Author of script for "Suffragettes in the Silent Cinema" (a documentary for educational use), 1981. Contributor of fiction, poetry, and essays to periodicals, including Paris Review, Southern Review, Michigan Quarterly Review, Room of One's Own, The Journal, Indiana Review, Western Humanities Review, New Orleans Review, and Cineaste.
Kay Sloan's writing ranges over a variety of genres, including history, fiction, and poetry. Her first published book was Looking Far North: The Harriman Expedition to Alaska, 1899, coauthored with William H. Goetzmann. It related the tale of a scientific expedition to Alaska planned by Harriman, a powerful railroad magnate, after his doctor encouraged him to take a lengthy vacation. According to Richard Martin, who reviewed the book for the Wall Street Journal, Harriman hoped the trip would "restore his vigor, add substantially to the body of scientific knowledge, bring him a new image as a philanthropist and help promote tourism and rail travel in the West."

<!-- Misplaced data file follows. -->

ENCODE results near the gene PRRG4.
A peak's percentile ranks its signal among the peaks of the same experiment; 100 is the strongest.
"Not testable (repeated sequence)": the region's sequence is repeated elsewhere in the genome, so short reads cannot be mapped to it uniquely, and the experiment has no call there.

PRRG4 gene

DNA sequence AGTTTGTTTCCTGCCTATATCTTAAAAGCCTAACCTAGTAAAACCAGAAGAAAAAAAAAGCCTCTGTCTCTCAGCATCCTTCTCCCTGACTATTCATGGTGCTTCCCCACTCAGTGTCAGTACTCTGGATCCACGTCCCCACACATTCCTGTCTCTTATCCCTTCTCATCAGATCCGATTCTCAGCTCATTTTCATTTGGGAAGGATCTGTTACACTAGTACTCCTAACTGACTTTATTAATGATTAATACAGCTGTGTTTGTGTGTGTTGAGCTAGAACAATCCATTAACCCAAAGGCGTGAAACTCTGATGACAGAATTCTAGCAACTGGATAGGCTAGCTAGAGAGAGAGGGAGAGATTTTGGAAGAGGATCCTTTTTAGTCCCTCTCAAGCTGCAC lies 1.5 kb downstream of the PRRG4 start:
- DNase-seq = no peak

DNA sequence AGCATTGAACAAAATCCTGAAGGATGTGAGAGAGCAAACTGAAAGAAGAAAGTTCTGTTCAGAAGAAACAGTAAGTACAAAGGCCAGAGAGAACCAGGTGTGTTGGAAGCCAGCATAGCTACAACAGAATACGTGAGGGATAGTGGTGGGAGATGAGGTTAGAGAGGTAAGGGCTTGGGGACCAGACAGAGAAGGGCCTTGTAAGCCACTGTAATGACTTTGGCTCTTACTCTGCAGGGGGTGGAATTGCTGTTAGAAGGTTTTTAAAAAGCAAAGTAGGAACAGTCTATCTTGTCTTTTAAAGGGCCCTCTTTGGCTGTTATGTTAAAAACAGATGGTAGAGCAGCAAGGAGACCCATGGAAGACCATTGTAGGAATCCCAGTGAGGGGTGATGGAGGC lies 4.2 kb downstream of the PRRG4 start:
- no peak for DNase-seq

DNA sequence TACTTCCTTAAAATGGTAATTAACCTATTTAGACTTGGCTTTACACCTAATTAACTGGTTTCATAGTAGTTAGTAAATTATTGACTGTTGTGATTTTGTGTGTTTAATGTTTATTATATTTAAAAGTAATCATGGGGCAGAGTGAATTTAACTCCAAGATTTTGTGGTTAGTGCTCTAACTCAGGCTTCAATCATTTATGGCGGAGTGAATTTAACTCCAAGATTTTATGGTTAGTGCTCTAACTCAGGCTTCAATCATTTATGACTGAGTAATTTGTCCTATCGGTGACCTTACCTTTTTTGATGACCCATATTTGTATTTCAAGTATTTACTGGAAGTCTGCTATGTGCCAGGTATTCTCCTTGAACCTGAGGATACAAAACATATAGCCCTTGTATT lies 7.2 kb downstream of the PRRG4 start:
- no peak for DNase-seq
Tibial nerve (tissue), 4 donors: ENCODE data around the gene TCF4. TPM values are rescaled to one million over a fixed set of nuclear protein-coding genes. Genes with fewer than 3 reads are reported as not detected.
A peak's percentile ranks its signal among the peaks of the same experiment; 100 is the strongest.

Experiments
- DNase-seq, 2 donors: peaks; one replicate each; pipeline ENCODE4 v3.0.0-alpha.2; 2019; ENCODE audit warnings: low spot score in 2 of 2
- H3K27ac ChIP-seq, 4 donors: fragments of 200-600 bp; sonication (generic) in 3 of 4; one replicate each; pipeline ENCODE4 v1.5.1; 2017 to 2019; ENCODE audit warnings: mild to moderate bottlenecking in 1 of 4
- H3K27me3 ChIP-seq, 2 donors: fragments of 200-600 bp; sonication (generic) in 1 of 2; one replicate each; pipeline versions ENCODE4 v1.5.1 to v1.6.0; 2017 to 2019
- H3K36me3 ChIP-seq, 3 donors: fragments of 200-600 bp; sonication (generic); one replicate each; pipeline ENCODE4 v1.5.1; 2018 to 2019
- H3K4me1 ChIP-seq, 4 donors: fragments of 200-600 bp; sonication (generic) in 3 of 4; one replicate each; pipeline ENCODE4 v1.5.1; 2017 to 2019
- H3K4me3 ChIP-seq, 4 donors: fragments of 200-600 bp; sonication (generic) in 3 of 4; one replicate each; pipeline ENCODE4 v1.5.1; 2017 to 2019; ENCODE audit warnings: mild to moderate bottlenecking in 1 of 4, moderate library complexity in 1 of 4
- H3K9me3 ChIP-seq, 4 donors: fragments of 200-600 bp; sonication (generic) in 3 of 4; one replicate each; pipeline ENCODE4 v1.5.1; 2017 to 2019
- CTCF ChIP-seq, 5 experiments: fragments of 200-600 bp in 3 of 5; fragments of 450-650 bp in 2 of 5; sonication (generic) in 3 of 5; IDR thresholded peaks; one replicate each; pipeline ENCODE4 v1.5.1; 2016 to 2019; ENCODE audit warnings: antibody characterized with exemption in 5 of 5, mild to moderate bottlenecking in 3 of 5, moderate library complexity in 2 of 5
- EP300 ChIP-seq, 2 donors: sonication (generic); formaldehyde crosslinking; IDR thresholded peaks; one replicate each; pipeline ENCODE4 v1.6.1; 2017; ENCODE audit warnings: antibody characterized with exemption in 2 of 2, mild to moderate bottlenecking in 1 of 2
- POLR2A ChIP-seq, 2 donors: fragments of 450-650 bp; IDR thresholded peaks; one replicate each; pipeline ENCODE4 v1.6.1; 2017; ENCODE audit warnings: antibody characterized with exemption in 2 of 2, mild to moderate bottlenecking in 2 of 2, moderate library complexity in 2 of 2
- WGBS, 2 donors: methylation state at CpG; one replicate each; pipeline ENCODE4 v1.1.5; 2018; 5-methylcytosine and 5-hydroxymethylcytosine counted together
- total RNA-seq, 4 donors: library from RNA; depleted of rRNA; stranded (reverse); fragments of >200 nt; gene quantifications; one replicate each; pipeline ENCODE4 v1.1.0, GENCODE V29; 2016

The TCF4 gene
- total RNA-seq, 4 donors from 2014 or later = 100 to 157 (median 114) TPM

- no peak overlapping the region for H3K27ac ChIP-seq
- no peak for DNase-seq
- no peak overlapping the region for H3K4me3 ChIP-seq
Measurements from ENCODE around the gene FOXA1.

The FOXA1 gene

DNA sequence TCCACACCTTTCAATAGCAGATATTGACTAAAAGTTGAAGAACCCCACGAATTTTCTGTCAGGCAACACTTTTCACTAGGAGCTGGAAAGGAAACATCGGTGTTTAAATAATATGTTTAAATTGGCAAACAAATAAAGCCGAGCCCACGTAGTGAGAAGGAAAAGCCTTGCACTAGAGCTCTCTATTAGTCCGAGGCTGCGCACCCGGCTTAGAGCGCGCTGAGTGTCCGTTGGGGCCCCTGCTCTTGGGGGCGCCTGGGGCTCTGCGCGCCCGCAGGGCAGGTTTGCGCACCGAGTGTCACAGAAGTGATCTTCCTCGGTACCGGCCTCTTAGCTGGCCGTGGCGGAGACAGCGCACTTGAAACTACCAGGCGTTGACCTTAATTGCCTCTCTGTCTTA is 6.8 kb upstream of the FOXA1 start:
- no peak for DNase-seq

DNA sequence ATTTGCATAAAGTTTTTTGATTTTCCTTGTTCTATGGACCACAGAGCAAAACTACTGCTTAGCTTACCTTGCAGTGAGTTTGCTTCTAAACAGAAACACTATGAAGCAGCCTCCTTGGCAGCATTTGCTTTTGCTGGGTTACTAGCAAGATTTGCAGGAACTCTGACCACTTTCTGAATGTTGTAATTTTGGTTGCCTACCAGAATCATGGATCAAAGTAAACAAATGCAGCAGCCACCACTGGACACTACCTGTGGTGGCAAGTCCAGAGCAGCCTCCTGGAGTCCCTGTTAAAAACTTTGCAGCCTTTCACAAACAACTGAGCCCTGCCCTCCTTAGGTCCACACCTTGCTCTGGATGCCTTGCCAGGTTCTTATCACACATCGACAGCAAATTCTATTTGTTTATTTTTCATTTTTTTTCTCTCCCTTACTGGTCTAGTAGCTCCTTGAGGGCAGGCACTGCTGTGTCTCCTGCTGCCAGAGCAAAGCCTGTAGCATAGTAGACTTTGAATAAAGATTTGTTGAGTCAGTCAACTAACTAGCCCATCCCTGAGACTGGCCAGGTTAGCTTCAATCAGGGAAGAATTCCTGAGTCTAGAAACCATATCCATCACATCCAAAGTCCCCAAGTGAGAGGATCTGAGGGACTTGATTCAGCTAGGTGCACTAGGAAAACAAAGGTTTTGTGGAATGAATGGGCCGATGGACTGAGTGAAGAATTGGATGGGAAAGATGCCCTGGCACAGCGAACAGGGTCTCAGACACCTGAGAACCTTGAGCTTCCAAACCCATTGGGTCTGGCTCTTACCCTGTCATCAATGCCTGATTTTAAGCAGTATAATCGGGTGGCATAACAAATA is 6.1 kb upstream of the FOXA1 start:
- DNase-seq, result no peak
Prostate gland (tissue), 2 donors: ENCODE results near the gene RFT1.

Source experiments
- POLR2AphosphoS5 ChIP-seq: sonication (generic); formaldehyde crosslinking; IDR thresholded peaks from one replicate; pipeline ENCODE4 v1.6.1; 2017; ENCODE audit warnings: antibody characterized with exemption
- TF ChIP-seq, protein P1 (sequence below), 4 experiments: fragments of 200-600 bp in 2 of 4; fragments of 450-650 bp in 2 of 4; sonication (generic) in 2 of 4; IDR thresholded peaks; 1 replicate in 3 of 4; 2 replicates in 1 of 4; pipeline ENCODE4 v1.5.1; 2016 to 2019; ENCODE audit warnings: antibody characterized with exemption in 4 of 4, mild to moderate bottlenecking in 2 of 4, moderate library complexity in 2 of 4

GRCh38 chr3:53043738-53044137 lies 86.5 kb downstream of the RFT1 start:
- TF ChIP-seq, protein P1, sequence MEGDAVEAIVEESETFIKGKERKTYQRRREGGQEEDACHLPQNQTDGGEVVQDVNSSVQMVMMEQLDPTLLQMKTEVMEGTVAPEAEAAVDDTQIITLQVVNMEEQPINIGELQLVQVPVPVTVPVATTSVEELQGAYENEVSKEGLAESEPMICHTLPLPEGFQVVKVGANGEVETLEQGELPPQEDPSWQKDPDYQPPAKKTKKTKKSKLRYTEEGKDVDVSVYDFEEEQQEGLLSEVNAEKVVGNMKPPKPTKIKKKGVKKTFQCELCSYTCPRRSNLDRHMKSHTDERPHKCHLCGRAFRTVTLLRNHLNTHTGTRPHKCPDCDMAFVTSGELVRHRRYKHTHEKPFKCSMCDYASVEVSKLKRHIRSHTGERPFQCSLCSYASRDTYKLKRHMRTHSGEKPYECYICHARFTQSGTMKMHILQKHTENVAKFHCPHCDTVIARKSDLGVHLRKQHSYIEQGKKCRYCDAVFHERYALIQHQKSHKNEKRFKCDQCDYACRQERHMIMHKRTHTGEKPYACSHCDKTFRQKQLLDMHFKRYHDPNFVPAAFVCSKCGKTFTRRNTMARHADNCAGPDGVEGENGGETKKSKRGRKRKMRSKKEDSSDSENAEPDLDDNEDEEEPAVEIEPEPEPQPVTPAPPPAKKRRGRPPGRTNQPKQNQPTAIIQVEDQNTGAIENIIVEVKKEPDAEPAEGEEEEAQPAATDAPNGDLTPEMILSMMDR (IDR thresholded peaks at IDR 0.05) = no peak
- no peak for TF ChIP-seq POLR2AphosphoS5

In addition to fourteen Harriman family members and servants, the expedition included eighty-two crew members, an assortment of animals, and all the latest scientific equipment available at that time. During the two-month expedition, the party collected fossils, a variety of bird, mammal, and geologic specimens that would take years to classify, and numerous artifacts of the Eskimo culture—even the totem poles and almost everything else from one village. Sloan and Goetzmann used diaries, letters, transcribed conversations of expedition members, and photographs from a souvenir album of the expedition to compile a book that, according to Martin, "makes for pleasant summer reading."